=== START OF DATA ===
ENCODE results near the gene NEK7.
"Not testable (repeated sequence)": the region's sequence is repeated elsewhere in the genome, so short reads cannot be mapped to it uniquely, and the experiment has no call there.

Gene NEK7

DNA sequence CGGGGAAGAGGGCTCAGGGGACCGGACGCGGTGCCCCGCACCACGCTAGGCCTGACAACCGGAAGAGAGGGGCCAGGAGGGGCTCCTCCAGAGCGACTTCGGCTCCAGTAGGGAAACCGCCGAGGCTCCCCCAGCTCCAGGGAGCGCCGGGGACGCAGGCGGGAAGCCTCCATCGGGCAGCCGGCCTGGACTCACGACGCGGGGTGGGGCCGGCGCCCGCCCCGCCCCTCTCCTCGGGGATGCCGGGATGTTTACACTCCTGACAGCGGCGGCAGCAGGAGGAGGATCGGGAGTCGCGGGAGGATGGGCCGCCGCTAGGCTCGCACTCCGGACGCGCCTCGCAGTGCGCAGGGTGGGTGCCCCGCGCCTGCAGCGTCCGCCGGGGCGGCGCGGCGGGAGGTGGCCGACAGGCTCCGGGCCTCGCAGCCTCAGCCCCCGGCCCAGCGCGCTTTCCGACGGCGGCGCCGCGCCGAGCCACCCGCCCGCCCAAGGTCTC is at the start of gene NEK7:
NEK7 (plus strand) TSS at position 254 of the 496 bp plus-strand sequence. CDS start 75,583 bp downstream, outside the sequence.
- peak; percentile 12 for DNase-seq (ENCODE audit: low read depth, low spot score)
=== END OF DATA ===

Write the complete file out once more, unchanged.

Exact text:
ENCODE results near the gene NEK7.
"Not testable (repeated sequence)": the region's sequence is repeated elsewhere in the genome, so short reads cannot be mapped to it uniquely, and the experiment has no call there.

Gene NEK7

DNA sequence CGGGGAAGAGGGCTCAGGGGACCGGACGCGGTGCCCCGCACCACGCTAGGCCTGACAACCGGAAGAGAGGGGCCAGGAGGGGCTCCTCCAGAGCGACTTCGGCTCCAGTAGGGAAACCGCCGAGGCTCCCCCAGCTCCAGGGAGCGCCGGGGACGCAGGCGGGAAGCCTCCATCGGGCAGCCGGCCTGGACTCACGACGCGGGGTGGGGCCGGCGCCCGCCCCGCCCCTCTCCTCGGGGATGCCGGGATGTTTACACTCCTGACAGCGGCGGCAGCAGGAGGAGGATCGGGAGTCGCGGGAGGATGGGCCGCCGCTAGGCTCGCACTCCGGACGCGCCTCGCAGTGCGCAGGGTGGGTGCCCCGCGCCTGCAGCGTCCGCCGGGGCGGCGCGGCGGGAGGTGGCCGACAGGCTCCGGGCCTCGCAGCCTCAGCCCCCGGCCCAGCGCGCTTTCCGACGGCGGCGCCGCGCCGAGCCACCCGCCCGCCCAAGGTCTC is at the start of gene NEK7:
NEK7 (plus strand) TSS at position 254 of the 496 bp plus-strand sequence. CDS start 75,583 bp downstream, outside the sequence.
- peak; percentile 12 for DNase-seq (ENCODE audit: low read depth, low spot score)